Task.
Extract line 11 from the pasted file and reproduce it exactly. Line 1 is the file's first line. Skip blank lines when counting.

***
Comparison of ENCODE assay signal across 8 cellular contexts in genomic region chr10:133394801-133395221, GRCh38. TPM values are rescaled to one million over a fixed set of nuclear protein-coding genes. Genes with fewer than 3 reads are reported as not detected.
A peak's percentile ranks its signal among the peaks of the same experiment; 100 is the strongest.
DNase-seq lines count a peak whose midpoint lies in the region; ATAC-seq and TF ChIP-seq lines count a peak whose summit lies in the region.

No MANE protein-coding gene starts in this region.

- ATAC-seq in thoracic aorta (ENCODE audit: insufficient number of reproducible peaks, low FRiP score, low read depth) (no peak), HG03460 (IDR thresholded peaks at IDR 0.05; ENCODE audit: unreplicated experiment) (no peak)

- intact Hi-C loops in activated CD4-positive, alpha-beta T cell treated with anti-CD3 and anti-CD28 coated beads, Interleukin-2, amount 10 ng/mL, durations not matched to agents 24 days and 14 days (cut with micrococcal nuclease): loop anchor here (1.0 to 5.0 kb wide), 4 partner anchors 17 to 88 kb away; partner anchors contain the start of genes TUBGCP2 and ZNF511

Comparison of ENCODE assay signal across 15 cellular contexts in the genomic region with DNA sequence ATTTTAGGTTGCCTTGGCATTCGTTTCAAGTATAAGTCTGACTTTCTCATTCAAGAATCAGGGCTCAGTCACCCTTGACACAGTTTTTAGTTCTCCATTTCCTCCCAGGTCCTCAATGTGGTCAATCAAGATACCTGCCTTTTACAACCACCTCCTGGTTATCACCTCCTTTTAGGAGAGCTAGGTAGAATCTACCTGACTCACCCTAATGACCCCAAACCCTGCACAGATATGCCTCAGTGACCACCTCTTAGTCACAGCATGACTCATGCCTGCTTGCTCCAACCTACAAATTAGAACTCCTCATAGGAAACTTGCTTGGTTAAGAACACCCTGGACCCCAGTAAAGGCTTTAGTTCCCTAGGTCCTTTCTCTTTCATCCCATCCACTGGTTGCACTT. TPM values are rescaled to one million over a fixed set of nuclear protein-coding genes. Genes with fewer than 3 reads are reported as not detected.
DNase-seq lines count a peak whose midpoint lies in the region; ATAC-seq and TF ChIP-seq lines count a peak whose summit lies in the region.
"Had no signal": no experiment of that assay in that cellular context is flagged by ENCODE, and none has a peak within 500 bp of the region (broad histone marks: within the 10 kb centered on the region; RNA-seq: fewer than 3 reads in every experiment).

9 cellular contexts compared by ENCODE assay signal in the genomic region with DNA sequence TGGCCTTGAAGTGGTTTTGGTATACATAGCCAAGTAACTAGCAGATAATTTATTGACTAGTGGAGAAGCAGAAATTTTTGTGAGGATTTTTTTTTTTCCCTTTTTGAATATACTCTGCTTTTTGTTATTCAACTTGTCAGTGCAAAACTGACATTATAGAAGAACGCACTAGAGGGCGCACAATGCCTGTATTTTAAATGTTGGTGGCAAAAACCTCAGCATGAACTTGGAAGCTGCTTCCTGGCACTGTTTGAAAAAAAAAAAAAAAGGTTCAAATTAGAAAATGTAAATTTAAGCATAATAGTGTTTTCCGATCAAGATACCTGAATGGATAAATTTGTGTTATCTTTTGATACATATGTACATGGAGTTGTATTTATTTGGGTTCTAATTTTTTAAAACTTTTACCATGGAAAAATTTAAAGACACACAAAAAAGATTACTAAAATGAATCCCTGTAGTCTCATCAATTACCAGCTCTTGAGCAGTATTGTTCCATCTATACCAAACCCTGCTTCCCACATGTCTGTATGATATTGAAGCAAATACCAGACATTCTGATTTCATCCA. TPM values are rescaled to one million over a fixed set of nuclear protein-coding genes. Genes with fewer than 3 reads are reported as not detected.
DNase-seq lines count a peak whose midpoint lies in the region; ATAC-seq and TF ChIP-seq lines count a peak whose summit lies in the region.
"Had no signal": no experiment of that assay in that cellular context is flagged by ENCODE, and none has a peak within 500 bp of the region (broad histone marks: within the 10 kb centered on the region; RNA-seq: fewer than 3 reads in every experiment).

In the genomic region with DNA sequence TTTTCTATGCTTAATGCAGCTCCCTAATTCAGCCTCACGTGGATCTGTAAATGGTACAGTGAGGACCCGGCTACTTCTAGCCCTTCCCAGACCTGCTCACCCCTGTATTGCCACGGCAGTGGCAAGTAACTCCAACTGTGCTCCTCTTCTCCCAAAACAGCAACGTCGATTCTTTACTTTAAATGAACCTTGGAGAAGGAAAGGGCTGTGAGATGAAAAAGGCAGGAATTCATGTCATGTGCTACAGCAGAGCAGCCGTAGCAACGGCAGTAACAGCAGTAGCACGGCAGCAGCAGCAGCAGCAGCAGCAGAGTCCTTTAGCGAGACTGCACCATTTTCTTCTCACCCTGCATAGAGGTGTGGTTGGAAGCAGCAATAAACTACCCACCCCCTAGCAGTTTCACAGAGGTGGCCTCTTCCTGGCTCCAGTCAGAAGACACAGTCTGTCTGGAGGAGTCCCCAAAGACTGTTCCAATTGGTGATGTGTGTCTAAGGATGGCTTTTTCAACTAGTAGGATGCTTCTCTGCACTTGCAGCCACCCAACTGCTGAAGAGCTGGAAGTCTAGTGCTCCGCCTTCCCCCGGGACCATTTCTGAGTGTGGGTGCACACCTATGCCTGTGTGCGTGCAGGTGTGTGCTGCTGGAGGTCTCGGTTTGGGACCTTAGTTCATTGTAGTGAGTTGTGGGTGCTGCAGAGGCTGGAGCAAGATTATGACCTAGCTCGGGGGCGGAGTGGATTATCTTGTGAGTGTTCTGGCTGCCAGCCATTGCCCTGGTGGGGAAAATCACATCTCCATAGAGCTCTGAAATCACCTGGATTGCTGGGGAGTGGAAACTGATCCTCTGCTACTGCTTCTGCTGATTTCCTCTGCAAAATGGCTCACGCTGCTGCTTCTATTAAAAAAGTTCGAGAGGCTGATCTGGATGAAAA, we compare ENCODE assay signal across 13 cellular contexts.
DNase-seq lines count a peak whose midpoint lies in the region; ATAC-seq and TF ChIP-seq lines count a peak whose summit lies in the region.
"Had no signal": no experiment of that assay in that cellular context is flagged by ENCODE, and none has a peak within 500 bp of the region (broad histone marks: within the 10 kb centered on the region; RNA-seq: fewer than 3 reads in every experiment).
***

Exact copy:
DNase-seq lines count a peak whose midpoint lies in the region; ATAC-seq and TF ChIP-seq lines count a peak whose summit lies in the region.